In RFID (Radio Frequency Identification) technology, intelligent and unique identifiers are viable to embed digital growth in items. Without these identifiers, there’s no way for RFID tags to identify objects. These unique identifiers are known as RFID tags that operate on different frequency ranges according to the demands of applications. Not only frequency ranges, but the RFID tags also come in different sizes, shapes, dimensions to acquire the form of paper, objects, buttons, keys and much more. Antenna, microchip and battery are the essential elements of these RFID tags. They are further classified into three types; active, passive and semi-passive. In today’s blog, we discuss RFID tag types and compare them based on frequency, performance, speed and usage.
Before moving ahead, users must know the functions of basic elements of RFID tags;
- Antenna: the purpose of the antenna in an RFID tag is to communicate with the RFID reader.
- Microchip: it acts as a storage of RFID tag. It keeps the record of data or identification number.
- Battery: some tags contain a battery to power the microchip required for reading/writing functionalities.
Now, let’s begin with RFID tag types;
Active RFID Tags
Active tags are the tags that don’t require an interrogator for a power source. The integrated circuit (IC) of these tags contains battery, transmitter, power processing unit. The battery is vital to power the IC and transmitter. Thus, it doesn’t want interrogator for power and transmitting the radio signals; instead, it exploits battery to communicate with the reader via radio signals. Additional processing unit comes handy when internal sensors of active tags need to setup connection with external sensors of the other active tags or surroundings.
The active tags range from 300 to 750 feet. Although active tags are essential for applications that require longer read ranges, they are also vulnerable to radio intrusion and noise interference. The size, weight and price of active tags are more comprehensive than other tags. Another disadvantage of active tags is that their life duration is less than passive and semi-passive tags.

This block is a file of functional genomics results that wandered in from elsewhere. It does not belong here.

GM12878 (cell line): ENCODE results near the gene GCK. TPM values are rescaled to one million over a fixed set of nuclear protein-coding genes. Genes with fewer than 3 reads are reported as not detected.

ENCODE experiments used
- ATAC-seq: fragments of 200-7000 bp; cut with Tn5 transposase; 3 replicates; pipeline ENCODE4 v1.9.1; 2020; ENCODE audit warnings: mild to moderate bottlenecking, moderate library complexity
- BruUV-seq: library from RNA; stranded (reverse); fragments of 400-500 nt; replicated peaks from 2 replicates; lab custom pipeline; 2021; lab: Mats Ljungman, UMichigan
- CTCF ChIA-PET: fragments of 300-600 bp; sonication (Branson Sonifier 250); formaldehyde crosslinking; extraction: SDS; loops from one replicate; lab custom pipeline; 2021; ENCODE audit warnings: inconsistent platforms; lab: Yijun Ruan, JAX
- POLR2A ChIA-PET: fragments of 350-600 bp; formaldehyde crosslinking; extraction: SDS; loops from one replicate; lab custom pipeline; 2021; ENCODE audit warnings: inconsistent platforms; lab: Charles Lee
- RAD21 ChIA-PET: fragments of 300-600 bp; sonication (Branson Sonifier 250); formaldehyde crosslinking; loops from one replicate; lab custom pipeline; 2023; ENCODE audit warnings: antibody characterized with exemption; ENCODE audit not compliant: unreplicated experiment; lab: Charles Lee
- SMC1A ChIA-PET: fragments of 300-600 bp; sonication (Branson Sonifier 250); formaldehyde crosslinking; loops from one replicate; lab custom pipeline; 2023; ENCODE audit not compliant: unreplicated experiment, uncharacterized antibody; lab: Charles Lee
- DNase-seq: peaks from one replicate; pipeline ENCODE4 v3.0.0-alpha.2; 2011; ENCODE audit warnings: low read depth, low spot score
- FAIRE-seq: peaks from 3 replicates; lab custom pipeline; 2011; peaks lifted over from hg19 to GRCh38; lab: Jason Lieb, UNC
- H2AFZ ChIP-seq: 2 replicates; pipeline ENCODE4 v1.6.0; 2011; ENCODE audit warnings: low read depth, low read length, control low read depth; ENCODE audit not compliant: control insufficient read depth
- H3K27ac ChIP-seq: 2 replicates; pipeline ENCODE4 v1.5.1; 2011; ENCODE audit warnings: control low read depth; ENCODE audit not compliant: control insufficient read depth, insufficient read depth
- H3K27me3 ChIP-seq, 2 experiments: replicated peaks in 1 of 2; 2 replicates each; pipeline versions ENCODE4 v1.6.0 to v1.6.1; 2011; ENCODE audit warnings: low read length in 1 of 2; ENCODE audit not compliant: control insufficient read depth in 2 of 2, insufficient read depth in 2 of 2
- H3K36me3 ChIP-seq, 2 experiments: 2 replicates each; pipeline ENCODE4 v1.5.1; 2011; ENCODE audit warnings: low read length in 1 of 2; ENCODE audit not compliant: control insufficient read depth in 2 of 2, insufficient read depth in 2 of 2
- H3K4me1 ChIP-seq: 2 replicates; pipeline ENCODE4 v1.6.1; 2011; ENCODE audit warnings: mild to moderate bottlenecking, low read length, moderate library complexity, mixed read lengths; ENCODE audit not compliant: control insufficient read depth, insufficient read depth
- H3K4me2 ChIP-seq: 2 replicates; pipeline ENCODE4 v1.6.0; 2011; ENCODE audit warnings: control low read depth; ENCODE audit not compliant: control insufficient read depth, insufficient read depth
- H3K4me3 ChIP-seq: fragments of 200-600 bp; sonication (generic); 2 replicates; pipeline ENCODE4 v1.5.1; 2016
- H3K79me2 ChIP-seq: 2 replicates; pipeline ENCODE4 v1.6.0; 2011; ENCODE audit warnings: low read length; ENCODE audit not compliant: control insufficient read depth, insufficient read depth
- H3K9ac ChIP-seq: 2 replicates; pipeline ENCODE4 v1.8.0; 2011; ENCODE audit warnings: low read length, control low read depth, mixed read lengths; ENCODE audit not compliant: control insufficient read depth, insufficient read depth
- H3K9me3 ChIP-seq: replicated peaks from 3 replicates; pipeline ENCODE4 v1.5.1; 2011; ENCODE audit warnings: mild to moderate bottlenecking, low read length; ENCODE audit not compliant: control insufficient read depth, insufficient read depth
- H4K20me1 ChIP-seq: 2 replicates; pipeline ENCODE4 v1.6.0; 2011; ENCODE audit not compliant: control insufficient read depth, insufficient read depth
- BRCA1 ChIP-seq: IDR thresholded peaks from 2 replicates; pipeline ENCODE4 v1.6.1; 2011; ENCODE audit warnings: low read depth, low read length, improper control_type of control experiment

Passive RFID Tags
Unlike active tags, passive RFID tags don’t contain power sources on IC. It depends on the interrogator for a power source. The radio waves emitted by interrogators are the source of power for passive tags. As these tags don’t have their power source, they are limited in terms of functionalities. The board of passive tags doesn’t contain active transmitters; as a result, they are less expose to radio intrusion.
Passive RFID tags operate at low, high and ultra-high frequencies. Inductive coupling is mandatory for tags operating at low and high frequencies, whereas radiative coupling is vital for tags operating above high frequencies. The read range of former tags is 2 feet only, and the read range of later one is equal and more than 20 feet.
Passive tags only work when it is required; therefore, the life of these tags is better, and the absence of an active transmitter along with battery reduces the failure ratio of the IC. They are simple, cost-effective and reliable tags.
On the downside, passive tags have limited storage and don’t have the potential for adding additional characteristics. Due to their simple nature, they don’t attach any temperature, pressure, light sensors like active tags.
Semi-passive RFID Tags
The integrated circuit (IC) of semi-active tags contains a battery and exploits the backscattering mechanism to communicate with the interrogator. Similar to passive tags, their ICs don’t have an active transmitter. The absence of active transmitter makes them invulnerable towards radio interference, but the presence of battery allows them to embed environmental sensors and offers longer read ranges compared to passive tags. In other words, we can say that these are the evolution and enhanced version of passive tags as they may read up to 100 feet.
On the flip side, semi-passive or battery-assisted tags (BATs) are costly, temperature-sensitive, large in size or weight and have limited life duration compared to passive tags.
The table below shows a comparison between RFID tags.
Table 1: Comparison Between Active, Passive and Semi-passive Tags
Characteristics/Name of Tag
Larger than passive tags
Sensors and additional features
Larger than passive tags